A day after the kickoff of football season, State Senator Diane Savino took to the airwaves to promote new legislation—which would make cheerleaders, who are currently often classed as independent contractors, official employees of the teams they perform for.
Appearing on the Capitol Pressroom radio show, the Staten Island legislator argued that cheerleaders receive less than minimum wage or are not paid at all, despite the time and physical effort they devote to their routines. Since the young women sign contracts dictated by the teams they are associated with, and are usually forbidden to work with another organization, Ms. Savino asserted they are not independent contractors but employees—and the teams must treat them as such by meeting wage and labor laws and paying overtime, and allowing the ladies to organize.
“These women are not just pretty. They’re very talented acrobats, dancers, gymnasts and they are as much athletes in many respects as the players on the field. They deserve to be treated, you know, with dignity and respect. And that’s all we’re asking for,” said Ms. Savino. “They bring untold financial value to the team much in the same way the players do.”
The legislation, which Queens Assemblywoman Nily Rozic is pushing in the lower house of the State Legislature, appears to be a reaction to an ongoing lawsuit against the Buffalo Bills, the only football team that actually plays in New York State and which opened the season yesterday by beating the Indianapolis Colts 27-14. Five former members of the Buffalo Jills cheer squad took the team to court last year alleging they were not paid for any of their practices or performances at games.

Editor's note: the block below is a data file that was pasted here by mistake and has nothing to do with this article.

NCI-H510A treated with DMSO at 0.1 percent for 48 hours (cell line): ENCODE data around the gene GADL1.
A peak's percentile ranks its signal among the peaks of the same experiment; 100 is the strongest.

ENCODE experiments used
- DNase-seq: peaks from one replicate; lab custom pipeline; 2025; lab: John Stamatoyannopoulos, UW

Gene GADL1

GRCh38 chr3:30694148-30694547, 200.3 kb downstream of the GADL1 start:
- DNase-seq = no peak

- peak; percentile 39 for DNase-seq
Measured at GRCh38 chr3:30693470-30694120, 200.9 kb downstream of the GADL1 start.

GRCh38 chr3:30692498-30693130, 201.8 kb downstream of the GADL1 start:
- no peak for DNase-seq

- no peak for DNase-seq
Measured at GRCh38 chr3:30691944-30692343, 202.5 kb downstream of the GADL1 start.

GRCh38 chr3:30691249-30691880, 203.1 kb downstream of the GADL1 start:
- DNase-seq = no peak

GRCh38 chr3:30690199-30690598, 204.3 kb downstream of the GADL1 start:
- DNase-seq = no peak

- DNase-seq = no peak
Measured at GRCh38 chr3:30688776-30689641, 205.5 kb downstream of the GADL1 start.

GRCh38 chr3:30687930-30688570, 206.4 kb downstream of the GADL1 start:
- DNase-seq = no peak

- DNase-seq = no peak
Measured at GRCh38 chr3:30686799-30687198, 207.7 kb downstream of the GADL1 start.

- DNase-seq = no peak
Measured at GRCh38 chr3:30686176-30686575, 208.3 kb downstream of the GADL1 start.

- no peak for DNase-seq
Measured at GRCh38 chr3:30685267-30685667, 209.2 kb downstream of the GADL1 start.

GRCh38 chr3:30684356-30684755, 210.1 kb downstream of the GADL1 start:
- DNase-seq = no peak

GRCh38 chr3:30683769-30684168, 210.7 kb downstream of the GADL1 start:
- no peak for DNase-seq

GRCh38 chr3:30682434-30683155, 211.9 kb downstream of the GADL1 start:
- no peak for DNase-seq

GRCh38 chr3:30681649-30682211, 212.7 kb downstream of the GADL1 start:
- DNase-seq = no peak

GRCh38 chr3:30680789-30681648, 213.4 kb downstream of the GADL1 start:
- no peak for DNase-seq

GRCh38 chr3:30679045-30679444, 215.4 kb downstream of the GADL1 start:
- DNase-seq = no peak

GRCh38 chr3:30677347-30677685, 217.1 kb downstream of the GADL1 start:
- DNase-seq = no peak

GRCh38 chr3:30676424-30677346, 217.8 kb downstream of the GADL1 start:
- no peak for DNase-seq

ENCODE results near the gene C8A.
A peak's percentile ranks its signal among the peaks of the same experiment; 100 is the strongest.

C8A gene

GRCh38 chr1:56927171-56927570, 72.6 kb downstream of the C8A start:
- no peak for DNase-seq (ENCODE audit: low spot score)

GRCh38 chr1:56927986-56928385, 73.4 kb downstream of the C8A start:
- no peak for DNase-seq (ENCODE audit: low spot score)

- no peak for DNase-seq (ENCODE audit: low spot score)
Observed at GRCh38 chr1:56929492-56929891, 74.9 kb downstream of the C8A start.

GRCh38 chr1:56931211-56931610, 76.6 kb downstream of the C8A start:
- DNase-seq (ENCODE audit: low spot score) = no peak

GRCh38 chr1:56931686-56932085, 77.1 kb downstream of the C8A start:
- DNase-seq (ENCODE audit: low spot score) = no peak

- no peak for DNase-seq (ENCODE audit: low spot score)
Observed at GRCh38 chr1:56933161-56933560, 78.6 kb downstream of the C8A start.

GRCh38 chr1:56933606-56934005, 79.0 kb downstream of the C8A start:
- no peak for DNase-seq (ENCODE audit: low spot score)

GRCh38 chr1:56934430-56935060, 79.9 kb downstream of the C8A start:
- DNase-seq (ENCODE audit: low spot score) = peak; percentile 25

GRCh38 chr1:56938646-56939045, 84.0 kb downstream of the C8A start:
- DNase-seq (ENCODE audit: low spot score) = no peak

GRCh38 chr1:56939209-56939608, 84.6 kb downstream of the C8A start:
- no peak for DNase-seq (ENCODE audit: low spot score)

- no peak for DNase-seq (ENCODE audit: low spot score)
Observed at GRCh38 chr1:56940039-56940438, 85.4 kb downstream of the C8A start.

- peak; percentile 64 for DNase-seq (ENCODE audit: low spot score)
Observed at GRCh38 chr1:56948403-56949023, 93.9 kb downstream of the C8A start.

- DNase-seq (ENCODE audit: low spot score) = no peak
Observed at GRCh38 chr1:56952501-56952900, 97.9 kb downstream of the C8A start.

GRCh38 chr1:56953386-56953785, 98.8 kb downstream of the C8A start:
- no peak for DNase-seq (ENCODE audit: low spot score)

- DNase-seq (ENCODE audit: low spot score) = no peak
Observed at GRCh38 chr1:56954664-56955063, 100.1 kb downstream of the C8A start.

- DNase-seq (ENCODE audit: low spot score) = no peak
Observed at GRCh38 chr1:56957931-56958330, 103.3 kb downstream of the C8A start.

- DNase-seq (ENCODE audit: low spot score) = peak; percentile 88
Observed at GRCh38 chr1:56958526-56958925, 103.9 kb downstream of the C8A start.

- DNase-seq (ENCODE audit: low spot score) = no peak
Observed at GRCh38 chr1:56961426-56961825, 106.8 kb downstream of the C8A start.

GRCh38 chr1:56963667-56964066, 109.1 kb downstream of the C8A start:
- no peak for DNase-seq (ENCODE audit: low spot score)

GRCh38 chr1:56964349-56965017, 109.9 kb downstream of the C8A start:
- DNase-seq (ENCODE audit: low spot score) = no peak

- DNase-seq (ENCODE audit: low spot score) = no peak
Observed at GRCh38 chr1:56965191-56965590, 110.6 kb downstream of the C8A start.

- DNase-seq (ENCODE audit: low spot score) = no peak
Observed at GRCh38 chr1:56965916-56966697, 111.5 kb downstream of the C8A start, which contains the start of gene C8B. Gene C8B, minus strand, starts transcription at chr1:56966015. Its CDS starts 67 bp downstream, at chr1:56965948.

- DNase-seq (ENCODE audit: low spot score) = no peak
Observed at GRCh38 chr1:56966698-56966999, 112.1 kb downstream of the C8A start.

The team responded by suspending the entire squad.
Ms. Savino pointed out the bill would apply to all cheerleaders for all professional sports teams in New York, and brushed off a questions about whether cheerleaders opened themselves up to exploitation by taking a job that had them show off their bodies,
“Look, no one would watch the cheerleaders if they were dressed in a sackcloth, it’s obvious,” she said. “You know, there’s a reason why people are watching them. Women, we’re objectified in so many ways, and when we decide that we want to somehow utilize our God-given assets, then we’re criticized for that too.”
The politician argued the ultimate solution would be for National Football League Commissioner Roger Goodell, who has disclaimed responsibility for the cheerleader employment situation, to change internal policy and mandate teams to comply with local ordinances. The senator and Ms. Rozic were among the signatories to a letter addressed to Mr. Goodell, whose name appears on the cheerleaders’ contracts, to declare the women employees—which Ms. Savino argued would pay off for the NFL financially.
“To avoid 50 states of legislative attempts to rectify this, which would be, probably, a disaster for the NFL, they could simply say to all of their teams, ‘if you have a cheerleading squad, you must obey whatever the rules are, the wage and hour laws, in that state that is the home for that squad. Simple. And we’ll all go away,’ ” she said. “And they could send a message to the largest growing sector of their fan base: women.”